It should be noted that Ebola virus might have spread several years before the actual outbreak of the disease. The Ebola outbreak in the Western Africa indicates that there should be alarming bells for these kinds of global threats. It should be mentioned that early detection of the virus, controlling the outbreak of the disease is managed by specialized centers for the disease control, present in almost every nation. The different disease control interventions have been taken up by organizations such as the Chinese centre for disease control and Prevention, European centers for disease prevention and control. As per the author ( Leroy et al., 2004), Australia have invested for the scope of the researches related to the prevention of Ebola. The re- emergence of the Ebola virus had rang the bell of concern in different countries, as the deadly virus can take a toll of thousands of lives. As per the Author (Bausch et al., 2007), the Ebola outbreak in Western Africa was just the beginning and if proper measures are not  taken this war can bring down the human species to the borderline .

The outbreak of Ebola hemorrhagic fever can be considered as the largest outbreak till date. The disease can be rare, but it can spread from person to person and may take the form of a pandemic. Therefore it is necessary to initiate the war cry against the deadly virus. The virus may spread mainly through the clinical staffs taking care of the virus infected patients (Karamouzian & Hategekimana, 2015). Early detection and proper interventions should be taken such that an uninfected person does not come in contact with body fluids of an infected person. According to (Baush et al., 2014) the virus can be transmitted while in febrile condition and also during the later stages of the disease. The virus can also spread from the dead bodies during the postmortem or the funeral preparations. The health care professionals and the care givers should be careful and should be able to identify the indication of the infection. Infection control and prevention policies should be strictly followed. It can be recommended for the presence of certain tools, like the severe respiratory tools for the detection of Ebola in work places (Karamouzian & Hategekimana, 2015). It is necessary to follow bio-safety precautions for the assessment of the infected samples in the laboratory (Karamouzian & Hategekimana, 2015). Proper disinfection, maintaining hygiene, disposal of hospital waste and measured burial practices can prevent the spreading of the viruses. A lot more researches are still required in the field of Vaccine preparation against the virus.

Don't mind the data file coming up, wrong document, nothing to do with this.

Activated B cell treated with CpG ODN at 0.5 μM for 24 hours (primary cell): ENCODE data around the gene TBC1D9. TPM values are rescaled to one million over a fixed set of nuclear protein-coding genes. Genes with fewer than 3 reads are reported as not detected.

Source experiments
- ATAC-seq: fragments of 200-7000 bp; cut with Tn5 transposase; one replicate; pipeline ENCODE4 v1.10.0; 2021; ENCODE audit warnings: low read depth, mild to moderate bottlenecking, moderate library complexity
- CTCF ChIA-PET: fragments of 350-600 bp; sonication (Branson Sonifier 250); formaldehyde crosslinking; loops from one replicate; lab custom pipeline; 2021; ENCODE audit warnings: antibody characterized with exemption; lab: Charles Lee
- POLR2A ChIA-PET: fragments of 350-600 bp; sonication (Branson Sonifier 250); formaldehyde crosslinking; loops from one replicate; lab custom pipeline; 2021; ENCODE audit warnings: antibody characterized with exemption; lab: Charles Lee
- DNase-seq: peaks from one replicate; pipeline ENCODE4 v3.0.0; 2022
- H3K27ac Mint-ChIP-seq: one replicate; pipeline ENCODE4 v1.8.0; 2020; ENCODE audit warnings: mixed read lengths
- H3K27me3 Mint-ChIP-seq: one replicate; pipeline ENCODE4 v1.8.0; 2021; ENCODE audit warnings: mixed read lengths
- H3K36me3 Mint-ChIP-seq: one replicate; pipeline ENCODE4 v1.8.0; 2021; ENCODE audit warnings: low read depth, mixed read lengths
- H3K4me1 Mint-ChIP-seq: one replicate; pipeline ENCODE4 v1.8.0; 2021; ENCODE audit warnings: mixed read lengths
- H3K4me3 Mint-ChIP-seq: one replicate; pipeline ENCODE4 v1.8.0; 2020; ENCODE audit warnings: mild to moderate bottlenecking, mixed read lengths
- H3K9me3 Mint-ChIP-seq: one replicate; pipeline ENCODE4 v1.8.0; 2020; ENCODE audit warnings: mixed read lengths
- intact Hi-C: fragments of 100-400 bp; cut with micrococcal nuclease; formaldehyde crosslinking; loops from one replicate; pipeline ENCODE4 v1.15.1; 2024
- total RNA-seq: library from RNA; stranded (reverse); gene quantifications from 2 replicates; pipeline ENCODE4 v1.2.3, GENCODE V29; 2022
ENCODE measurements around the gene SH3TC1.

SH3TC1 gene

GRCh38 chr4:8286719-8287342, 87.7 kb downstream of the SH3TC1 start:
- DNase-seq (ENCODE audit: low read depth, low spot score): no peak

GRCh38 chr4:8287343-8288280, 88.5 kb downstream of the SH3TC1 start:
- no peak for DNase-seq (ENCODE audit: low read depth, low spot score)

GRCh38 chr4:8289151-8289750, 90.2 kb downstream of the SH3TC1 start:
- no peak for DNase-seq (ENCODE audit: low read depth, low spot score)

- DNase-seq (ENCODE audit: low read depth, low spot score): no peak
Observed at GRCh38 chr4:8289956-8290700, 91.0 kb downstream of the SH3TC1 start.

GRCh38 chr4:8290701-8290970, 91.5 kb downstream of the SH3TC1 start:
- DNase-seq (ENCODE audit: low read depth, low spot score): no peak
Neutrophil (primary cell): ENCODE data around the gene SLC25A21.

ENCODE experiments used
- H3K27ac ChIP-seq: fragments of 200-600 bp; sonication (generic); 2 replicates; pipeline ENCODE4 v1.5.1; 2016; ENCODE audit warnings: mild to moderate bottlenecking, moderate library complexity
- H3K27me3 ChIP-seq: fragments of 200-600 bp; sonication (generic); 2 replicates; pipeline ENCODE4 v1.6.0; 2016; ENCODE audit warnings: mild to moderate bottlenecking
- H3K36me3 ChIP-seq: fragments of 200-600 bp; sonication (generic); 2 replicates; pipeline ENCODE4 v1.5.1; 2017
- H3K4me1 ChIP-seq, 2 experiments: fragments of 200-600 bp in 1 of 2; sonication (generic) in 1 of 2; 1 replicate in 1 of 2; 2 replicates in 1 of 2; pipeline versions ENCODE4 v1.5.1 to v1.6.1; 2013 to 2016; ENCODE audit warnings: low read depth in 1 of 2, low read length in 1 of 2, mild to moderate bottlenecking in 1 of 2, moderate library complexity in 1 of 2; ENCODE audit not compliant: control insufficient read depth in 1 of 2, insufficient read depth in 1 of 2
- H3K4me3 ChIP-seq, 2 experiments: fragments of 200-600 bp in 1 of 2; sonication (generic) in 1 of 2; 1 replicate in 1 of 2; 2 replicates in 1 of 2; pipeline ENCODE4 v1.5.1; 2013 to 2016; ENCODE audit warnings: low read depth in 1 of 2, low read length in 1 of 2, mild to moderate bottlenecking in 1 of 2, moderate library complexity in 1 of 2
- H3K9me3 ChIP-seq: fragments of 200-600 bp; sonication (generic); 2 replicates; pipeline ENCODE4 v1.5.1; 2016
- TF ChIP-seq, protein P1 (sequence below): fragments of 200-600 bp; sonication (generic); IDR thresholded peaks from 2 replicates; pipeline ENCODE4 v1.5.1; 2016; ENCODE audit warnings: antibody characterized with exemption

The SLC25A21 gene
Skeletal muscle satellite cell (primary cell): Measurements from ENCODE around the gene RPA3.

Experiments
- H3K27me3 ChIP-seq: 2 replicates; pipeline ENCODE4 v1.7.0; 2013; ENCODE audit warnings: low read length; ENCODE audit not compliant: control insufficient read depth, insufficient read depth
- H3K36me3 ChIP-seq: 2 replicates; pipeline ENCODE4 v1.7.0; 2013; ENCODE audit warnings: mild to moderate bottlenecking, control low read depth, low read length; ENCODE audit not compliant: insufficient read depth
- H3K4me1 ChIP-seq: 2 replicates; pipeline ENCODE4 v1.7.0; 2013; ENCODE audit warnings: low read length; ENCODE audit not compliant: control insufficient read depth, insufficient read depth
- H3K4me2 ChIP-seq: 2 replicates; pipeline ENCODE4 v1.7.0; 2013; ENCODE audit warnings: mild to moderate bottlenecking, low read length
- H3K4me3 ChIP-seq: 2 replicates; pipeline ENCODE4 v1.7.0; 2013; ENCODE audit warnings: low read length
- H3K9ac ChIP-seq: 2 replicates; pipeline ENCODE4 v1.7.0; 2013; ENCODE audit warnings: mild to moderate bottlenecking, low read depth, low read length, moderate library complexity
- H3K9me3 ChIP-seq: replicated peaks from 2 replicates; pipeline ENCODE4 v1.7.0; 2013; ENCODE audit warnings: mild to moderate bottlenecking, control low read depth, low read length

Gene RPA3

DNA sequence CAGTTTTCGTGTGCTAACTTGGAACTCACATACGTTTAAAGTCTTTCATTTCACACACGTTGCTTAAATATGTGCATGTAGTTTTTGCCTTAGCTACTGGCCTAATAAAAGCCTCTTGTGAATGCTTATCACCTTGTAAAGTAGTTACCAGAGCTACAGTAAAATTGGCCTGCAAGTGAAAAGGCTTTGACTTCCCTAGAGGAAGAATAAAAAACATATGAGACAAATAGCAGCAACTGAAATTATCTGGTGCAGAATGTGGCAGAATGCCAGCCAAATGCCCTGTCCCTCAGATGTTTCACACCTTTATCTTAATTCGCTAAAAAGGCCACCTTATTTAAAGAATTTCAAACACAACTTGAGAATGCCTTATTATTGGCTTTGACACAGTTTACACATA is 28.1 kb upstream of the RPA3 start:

Conclusion:

On a concluding note, it can be stated that there are various risks associated with re-emergences of the communicable diseases of such magnitude. And any instances of the re-emergence can lead to situations where many lives can be lost. However, there are a myriad of external and internal factors associated with the re-emergences or general outbreak invasions. The viral strains responsible for these deadly diseases are not yet completely characterized, and there still are many structural features of the viral strains that are responsible for the extreme stability of the viral transcripts and increased pathogenecity. The identification of these key features of the Ebolavirus strains will open new horizons for preventative strategies for controlling the rate of re- emergences of the deadly diseases. Hence, there are many factors identified in this discussion and addressing each of the contributing factors identified in this situation can develop a preventative strategy that will effectively overcome the increasing arte of re-emergences.

References:

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Bausch, D. G., Towner, J. S., Dowell, S. F., Kaducu, F., Lukwiya, M., Sanchez, A., ... & Rollin, P. E. (2007). Assessment of the risk of Ebola virus transmission from bodily fluids and fomites. The Journal of infectious diseases, 196(Supplement_2), S142-S147.